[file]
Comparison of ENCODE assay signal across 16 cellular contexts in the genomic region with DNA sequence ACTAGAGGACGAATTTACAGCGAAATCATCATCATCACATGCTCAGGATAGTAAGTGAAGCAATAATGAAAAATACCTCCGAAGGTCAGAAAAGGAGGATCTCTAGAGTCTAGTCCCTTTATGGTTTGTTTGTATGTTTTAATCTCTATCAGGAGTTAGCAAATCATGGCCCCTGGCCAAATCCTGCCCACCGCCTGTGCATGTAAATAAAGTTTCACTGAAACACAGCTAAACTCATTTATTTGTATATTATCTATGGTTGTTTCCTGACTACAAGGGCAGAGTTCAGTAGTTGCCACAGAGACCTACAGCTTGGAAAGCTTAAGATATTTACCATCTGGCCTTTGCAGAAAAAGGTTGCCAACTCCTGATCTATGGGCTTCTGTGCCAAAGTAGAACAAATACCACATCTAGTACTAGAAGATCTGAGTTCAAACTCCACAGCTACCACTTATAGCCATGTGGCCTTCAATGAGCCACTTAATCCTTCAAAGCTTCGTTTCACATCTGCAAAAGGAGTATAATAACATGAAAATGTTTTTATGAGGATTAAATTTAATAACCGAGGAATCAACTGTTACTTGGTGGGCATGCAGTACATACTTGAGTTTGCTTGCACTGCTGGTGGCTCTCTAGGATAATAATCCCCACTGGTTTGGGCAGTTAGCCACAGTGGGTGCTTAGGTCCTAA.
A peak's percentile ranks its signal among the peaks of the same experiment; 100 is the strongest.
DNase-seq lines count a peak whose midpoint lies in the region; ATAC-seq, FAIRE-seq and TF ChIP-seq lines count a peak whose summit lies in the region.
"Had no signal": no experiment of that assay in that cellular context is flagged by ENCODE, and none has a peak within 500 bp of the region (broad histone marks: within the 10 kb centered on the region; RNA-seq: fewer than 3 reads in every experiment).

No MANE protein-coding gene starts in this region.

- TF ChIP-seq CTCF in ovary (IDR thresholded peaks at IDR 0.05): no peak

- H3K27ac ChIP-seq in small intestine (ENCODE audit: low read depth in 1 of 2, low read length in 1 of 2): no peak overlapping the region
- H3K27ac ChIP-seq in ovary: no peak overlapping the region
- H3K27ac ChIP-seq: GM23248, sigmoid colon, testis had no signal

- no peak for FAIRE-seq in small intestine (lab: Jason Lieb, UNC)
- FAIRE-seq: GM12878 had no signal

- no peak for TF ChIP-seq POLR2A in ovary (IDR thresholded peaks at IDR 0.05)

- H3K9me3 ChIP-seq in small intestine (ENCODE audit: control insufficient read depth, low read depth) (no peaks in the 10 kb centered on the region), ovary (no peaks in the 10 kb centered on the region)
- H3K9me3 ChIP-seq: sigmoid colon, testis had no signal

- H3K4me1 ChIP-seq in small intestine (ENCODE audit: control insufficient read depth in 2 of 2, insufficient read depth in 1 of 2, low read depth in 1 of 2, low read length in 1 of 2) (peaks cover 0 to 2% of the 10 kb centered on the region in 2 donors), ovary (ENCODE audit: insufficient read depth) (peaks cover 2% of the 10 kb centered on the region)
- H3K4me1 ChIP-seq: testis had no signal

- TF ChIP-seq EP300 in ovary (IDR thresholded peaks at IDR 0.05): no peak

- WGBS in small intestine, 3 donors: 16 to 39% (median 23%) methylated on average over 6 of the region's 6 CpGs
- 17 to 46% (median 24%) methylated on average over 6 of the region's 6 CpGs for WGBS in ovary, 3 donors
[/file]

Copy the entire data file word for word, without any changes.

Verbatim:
Comparison of ENCODE assay signal across 16 cellular contexts in the genomic region with DNA sequence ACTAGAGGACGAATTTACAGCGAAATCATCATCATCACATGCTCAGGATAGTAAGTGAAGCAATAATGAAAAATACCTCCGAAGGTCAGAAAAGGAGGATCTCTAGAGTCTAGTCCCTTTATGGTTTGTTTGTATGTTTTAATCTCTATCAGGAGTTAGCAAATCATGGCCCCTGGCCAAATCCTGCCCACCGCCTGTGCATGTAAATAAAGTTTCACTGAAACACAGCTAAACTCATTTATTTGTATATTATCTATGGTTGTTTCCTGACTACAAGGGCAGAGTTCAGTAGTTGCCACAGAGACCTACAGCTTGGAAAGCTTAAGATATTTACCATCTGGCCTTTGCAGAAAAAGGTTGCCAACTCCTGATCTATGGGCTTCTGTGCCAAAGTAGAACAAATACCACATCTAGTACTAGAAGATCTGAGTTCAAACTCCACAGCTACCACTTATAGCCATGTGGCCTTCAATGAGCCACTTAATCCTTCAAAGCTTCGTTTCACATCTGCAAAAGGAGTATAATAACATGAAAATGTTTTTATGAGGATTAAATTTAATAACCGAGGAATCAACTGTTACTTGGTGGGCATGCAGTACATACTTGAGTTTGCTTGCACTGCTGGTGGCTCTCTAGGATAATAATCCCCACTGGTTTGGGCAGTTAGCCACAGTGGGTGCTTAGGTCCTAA.
A peak's percentile ranks its signal among the peaks of the same experiment; 100 is the strongest.
DNase-seq lines count a peak whose midpoint lies in the region; ATAC-seq, FAIRE-seq and TF ChIP-seq lines count a peak whose summit lies in the region.
"Had no signal": no experiment of that assay in that cellular context is flagged by ENCODE, and none has a peak within 500 bp of the region (broad histone marks: within the 10 kb centered on the region; RNA-seq: fewer than 3 reads in every experiment).

No MANE protein-coding gene starts in this region.

- TF ChIP-seq CTCF in ovary (IDR thresholded peaks at IDR 0.05): no peak

- H3K27ac ChIP-seq in small intestine (ENCODE audit: low read depth in 1 of 2, low read length in 1 of 2): no peak overlapping the region
- H3K27ac ChIP-seq in ovary: no peak overlapping the region
- H3K27ac ChIP-seq: GM23248, sigmoid colon, testis had no signal

- no peak for FAIRE-seq in small intestine (lab: Jason Lieb, UNC)
- FAIRE-seq: GM12878 had no signal

- no peak for TF ChIP-seq POLR2A in ovary (IDR thresholded peaks at IDR 0.05)

- H3K9me3 ChIP-seq in small intestine (ENCODE audit: control insufficient read depth, low read depth) (no peaks in the 10 kb centered on the region), ovary (no peaks in the 10 kb centered on the region)
- H3K9me3 ChIP-seq: sigmoid colon, testis had no signal

- H3K4me1 ChIP-seq in small intestine (ENCODE audit: control insufficient read depth in 2 of 2, insufficient read depth in 1 of 2, low read depth in 1 of 2, low read length in 1 of 2) (peaks cover 0 to 2% of the 10 kb centered on the region in 2 donors), ovary (ENCODE audit: insufficient read depth) (peaks cover 2% of the 10 kb centered on the region)
- H3K4me1 ChIP-seq: testis had no signal

- TF ChIP-seq EP300 in ovary (IDR thresholded peaks at IDR 0.05): no peak

- WGBS in small intestine, 3 donors: 16 to 39% (median 23%) methylated on average over 6 of the region's 6 CpGs
- 17 to 46% (median 24%) methylated on average over 6 of the region's 6 CpGs for WGBS in ovary, 3 donors